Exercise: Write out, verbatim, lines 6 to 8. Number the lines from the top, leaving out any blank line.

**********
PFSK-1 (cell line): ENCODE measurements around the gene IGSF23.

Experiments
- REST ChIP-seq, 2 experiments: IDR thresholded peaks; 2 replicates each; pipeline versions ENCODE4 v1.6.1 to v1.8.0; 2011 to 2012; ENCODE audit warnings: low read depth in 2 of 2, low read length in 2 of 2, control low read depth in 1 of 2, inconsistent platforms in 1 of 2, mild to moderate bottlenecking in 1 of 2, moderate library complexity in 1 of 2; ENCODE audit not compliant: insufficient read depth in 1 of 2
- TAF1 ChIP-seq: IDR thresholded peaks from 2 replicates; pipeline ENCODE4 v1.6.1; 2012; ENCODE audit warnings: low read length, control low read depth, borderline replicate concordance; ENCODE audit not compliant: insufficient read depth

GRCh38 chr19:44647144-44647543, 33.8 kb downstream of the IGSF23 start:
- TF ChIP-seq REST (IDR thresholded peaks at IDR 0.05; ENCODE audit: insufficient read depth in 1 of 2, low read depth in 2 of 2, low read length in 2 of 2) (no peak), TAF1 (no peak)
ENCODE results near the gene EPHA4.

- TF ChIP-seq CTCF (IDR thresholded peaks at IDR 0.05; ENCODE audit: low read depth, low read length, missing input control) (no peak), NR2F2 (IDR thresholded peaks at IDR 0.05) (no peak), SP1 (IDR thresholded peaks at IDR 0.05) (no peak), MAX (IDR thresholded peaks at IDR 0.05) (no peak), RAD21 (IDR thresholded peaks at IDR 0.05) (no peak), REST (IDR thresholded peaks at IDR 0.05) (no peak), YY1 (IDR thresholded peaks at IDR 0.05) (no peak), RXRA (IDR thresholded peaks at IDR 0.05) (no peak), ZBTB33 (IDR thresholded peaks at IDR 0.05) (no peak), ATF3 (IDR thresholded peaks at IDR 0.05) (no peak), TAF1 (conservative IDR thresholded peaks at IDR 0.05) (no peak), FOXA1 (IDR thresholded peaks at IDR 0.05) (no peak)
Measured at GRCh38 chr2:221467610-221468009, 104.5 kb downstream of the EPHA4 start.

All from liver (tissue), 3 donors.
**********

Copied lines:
- TF ChIP-seq REST (IDR thresholded peaks at IDR 0.05; ENCODE audit: insufficient read depth in 1 of 2, low read depth in 2 of 2, low read length in 2 of 2) (no peak), TAF1 (no peak)
ENCODE results near the gene EPHA4.

- TF ChIP-seq CTCF (IDR thresholded peaks at IDR 0.05; ENCODE audit: low read depth, low read length, missing input control) (no peak), NR2F2 (IDR thresholded peaks at IDR 0.05) (no peak), SP1 (IDR thresholded peaks at IDR 0.05) (no peak), MAX (IDR thresholded peaks at IDR 0.05) (no peak), RAD21 (IDR thresholded peaks at IDR 0.05) (no peak), REST (IDR thresholded peaks at IDR 0.05) (no peak), YY1 (IDR thresholded peaks at IDR 0.05) (no peak), RXRA (IDR thresholded peaks at IDR 0.05) (no peak), ZBTB33 (IDR thresholded peaks at IDR 0.05) (no peak), ATF3 (IDR thresholded peaks at IDR 0.05) (no peak), TAF1 (conservative IDR thresholded peaks at IDR 0.05) (no peak), FOXA1 (IDR thresholded peaks at IDR 0.05) (no peak)